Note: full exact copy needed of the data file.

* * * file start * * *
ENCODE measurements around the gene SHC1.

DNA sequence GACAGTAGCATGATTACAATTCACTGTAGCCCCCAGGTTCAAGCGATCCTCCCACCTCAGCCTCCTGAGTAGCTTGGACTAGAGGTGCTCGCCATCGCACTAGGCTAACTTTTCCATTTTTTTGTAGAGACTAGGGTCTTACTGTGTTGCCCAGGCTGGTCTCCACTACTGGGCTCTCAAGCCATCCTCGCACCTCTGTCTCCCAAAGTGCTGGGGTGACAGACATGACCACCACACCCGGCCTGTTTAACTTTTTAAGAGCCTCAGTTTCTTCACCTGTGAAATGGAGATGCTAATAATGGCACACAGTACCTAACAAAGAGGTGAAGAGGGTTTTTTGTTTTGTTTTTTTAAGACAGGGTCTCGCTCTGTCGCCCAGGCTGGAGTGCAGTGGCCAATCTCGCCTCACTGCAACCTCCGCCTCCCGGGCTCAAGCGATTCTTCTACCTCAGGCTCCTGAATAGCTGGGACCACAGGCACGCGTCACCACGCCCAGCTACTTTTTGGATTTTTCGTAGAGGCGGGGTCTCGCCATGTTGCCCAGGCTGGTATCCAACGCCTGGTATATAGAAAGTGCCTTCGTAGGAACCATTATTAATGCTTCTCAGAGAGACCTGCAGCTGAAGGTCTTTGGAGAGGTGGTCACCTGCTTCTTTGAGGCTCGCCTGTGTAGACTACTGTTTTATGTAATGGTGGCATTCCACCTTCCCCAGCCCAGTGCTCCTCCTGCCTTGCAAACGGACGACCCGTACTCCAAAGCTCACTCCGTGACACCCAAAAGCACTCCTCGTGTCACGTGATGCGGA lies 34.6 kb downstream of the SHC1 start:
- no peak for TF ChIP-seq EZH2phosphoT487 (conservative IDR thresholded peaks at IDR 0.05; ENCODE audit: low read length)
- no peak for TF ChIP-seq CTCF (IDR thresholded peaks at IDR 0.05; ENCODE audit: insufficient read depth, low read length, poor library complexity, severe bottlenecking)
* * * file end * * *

ENCODE measurements around the gene SHC1.

DNA sequence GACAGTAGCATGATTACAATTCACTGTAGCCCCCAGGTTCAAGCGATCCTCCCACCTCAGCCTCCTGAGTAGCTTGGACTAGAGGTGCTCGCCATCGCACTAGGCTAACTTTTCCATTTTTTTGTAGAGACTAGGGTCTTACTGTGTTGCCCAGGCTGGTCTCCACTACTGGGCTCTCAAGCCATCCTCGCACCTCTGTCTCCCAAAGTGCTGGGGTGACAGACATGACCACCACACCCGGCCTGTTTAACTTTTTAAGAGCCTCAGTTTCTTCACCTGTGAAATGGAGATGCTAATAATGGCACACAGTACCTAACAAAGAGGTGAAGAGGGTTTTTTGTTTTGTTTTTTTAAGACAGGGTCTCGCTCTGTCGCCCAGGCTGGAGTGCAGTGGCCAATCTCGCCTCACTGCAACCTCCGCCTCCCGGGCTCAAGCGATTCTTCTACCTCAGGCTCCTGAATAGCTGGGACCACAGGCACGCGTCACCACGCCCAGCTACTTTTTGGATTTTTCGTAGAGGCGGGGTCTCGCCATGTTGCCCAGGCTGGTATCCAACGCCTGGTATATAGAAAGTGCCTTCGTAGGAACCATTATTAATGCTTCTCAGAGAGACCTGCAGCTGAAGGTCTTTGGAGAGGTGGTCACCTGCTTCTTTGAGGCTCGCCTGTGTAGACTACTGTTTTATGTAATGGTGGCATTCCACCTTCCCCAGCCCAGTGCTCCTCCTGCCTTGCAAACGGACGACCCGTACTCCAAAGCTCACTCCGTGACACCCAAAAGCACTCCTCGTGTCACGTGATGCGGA lies 34.6 kb downstream of the SHC1 start:
- no peak for TF ChIP-seq EZH2phosphoT487 (conservative IDR thresholded peaks at IDR 0.05; ENCODE audit: low read length)
- no peak for TF ChIP-seq CTCF (IDR thresholded peaks at IDR 0.05; ENCODE audit: insufficient read depth, low read length, poor library complexity, severe bottlenecking)